Brainwaves are the way brain cells communicate with each other, and the result of that exchange are complex behaviors, such as emotions, movements and even language. In essence, brainwaves are the result of complex patterns in which a chain of neurons fire to elicit a specific behavior - an instruction manual for our body if you will. For decades, these neural instructions were a mystery, but a group of researchers from UCSF in San Francisco may have learned a way to eavesdrop on the hidden language of our brains with the use of machine learning.
In fact, the scientists managed to teach a machine to translate brainwaves they recorded from a number of participants into fully formed sentences with a less than 3% error rate - an unprecedented success compared to previous attempts.
The study detailing the procedure has been published recently in the scientific journal Nature Neuroscience, and it explains that researchers managed to train a computing system to decode neural patterns they recorded. The brainwaves were recorded by attaching around 250 electrodes to a specific location in the brain - the area of the brain cortex around the Sylvian fissure (see image below) - as 4 different participants spoke 30-50 various sentences.
These recordings were then fed into a computing system - a neural network. The system analyzed the brain patterns, and based on recurring features, it managed to decode these patterns into sentences. Interestingly, the machine managed to translate the brainwaves into text with a 97% success rate.
In addition, the researchers maintain that each brain signal is likely representative of a specific language unit - a word or a specific sound. Although the researchers didn't test if the system is capable of isolating separate words or interpreting new words and sentences, they do note that the performance of the machine became more accurate when they added practice sentences that didn’t end up in the final test into the system's database, which suggests that the decoder is likely capable of recognizing language units, possibly even words, and not just the entire sentence.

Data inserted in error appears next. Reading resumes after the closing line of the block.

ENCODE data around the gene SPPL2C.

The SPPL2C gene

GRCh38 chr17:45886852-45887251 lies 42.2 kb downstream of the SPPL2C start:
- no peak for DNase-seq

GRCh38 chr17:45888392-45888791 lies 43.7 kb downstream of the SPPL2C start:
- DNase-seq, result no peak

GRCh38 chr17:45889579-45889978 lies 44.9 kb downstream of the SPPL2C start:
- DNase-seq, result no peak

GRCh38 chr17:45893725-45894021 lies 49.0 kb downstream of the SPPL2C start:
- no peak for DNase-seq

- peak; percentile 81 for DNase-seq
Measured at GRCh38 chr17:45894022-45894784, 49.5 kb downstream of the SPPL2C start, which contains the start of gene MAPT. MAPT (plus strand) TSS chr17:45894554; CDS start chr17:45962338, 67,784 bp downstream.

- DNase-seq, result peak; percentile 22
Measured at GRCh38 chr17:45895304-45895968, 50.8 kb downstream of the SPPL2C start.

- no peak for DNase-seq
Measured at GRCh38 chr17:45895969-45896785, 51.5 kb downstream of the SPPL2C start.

In addition, the researchers point out that, with each new added participant's data, the translations of the system improved and became more accurate, suggesting the machine should be capable of interpreting the neural activity of many people, and not just that of the 4 participants they tested.
The potential applications of a system capable of translating neuronal signals into human language are limitless. With the help of such a system, we may soon be able to give a clear voice to people with various language pathologies and neural disorders, develop a programming language of the human brain and finally teach programs how to translate sentences from one language to another without all the funny mistakes Google Translate makes all the time. Jokes and speculations aside, though, the possible applications of this technology are truly vast, and we shall follow its development with great interest.